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Inga Meldere, Students Painting Some of the Remarkable Scenery in the Park, 2016, ink-jet print, acrylic, and oil on canvas, 43 1/4 × 25 1/2".

Inga Meldere, Students Painting Some of the Remarkable Scenery in the Park, 2016, ink-jet print, acrylic, and oil on canvas, 43 1/4 × 25 1/2".

Inga Meldere

Temnikova & Kasela Gallery

Inga Meldere, Students Painting Some of the Remarkable Scenery in the Park, 2016, ink-jet print, acrylic, and oil on canvas, 43 1/4 × 25 1/2".

Coloring books for adults have gained surprising popularity in recent years. They promise “relaxation” and “creativity,” and perhaps an escape from the digital hum that has come to dominate modern life in favor of something done by hand. Besides ever-popular floral motifs, the books often incorporate graphically vibrant imagery from mandalas, Japanese woodblock prints, and ancient Egyptian and Greek visual history.

In “House by the Waterfall or Colouring Books for Adults,” Helsinki-based Latvian artist Inga Meldere harnessed this burgeoning hobby both as a method for creating her new paintings and as a commentary on the state of the image today. Meldere selects ready-made images and motifs from a variety of sources, including books, the internet, and private and public visual archives, then transfers them to canvas via silk screen or digital printing. The resulting transparent overlays of graphic motifs combine personal and collective, past and present, into one fictional visual narrative. Having graduated from the restoration department at the Art Academy of Latvia, the artist possesses a specific sensitivity to how images and histories exist in overlapping strata.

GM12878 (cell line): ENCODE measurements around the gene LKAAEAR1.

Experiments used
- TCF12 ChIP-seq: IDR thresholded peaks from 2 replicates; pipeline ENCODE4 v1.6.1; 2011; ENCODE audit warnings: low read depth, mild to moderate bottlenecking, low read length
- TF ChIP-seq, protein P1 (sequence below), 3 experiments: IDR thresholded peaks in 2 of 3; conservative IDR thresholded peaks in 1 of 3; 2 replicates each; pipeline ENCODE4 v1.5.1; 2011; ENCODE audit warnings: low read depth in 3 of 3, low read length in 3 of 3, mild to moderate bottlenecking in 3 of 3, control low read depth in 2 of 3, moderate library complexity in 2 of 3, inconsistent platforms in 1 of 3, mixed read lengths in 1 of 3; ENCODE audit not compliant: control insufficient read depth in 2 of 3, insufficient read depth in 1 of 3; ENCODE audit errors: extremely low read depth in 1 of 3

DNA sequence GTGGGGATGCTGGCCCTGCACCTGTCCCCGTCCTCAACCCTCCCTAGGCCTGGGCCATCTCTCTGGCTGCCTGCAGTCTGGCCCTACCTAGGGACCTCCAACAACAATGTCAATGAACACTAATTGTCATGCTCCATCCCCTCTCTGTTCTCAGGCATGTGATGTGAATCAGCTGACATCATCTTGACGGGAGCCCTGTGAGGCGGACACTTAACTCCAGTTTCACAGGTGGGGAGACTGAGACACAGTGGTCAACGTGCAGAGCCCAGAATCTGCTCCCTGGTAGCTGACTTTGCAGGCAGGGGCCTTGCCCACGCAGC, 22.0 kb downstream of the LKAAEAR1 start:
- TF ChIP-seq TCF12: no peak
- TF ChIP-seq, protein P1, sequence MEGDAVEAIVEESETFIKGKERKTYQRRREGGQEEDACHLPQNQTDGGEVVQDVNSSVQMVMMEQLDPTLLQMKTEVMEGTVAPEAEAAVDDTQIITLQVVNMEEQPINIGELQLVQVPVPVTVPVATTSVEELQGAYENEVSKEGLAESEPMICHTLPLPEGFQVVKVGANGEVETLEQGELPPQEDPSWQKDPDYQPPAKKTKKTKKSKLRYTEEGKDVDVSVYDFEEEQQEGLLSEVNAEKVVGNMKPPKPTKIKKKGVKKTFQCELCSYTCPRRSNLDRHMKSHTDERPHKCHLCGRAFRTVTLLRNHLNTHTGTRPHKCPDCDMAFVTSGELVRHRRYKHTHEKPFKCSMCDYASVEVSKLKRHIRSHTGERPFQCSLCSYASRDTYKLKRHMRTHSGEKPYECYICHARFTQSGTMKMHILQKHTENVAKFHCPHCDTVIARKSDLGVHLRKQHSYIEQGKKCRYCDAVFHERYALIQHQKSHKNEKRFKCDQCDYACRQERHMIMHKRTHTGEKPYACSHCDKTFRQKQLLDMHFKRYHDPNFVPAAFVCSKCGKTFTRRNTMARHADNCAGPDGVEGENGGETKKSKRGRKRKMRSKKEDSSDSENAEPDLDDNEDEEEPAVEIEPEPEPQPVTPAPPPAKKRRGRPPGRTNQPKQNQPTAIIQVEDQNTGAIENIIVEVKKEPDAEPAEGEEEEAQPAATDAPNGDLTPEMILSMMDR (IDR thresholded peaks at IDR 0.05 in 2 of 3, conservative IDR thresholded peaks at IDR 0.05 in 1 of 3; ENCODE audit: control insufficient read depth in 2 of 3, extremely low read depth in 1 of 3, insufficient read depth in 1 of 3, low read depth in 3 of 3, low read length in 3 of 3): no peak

The visual stories displayed in the exhibition were not without a healthy dose of irony. In Dolphin Trainers (all works 2016) and Yoga, for instance, we saw athletic male bodies depicted in ancient-Greek style framed by columns that seemed to be constructed of slabs of meat, while a repeating pattern across the bottom was made from images of desk fans. Clichés of beauty were deconstructed in Students Painting Some of the Remarkable Scenery in the Park and House by the Waterfall, in which figures taken from archival photographs evoking the romantic contemplation of nature and nude female statuary were layered with abstract fields of color or filled with details that become impossible to distinguish in their density. The paintings replicated the tendency of coloring books to transform nature, cultures, and bodies into abstract patterns of lines and colors. In another group of paintings, a similar treatment was applied to familiar religious motifs from art history—thus Rug. Dream of Pope Gregory referred to Giotto—but woven into unexpected, often demystified and quotidian narratives.

Several smaller works were more enigmatic, poetic, and intimate. In An Act and Bouquet, different forms of draperies seemed to suggest yet veil some true inner narrative. This dynamic of displaying and concealing was at play in several frescoes painted on concrete. Fragments of fake wall paintings—a ruse that Meldere has used before—were accompanied by the only three-dimensional piece in the show: a lamp sculpture, Untitled, made of concrete and laser-cut brass with a pattern composed of ancient-Greek architectural decorative elements.

Meldere’s use of coloring books as a paradigm suggests the paradoxes of our digitalized environment. They seem to promise an escape from the screen and from hyperconnectivity and an outlet for creativity. Yet the way themes and motifs are selected for coloring books repeats the patterns of digital culture. The images become sourceless, domesticated, recontextualized, and transformed—like memes. The user is always already trapped in a preset framework. The promised freedom is illusory. But hey—you can always color outside the lines! Or at least that’s what Meldere’s own flouting of convention seemed to suggest.

Neringa Černiauskaitė